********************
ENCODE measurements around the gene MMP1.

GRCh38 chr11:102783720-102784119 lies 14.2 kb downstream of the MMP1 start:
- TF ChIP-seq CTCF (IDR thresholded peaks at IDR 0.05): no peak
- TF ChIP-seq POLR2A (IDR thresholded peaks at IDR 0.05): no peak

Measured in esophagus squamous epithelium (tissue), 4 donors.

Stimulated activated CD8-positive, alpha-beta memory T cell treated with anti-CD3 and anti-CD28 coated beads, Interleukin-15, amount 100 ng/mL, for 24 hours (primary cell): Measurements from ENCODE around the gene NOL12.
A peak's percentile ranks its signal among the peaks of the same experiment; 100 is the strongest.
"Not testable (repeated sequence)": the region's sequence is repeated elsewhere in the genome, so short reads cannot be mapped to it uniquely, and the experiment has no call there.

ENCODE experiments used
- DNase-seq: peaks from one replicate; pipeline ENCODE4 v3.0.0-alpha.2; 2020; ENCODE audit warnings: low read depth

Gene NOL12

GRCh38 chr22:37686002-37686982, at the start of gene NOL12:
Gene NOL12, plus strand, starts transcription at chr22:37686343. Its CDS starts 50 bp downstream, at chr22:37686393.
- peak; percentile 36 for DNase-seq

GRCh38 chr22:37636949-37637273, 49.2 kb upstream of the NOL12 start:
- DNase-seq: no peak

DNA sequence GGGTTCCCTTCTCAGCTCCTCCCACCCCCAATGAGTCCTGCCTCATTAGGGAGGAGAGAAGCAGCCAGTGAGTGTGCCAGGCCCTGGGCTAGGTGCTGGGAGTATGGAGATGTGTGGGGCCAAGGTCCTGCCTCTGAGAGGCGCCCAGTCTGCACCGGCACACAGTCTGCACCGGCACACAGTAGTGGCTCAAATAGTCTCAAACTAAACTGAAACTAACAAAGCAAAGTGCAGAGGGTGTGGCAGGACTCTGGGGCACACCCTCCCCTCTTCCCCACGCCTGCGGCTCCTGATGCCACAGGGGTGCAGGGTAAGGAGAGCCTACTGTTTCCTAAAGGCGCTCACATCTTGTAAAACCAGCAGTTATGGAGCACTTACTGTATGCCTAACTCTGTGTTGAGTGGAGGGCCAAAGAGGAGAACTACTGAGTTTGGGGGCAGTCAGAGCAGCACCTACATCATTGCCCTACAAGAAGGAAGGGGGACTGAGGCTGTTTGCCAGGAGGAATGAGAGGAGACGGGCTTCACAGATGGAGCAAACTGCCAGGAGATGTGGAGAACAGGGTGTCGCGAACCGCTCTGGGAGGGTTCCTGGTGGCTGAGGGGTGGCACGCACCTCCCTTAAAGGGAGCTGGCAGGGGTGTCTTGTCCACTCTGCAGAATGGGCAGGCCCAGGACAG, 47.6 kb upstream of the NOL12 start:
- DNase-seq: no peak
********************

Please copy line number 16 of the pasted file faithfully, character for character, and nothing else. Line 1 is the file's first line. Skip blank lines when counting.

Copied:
- DNase-seq: no peak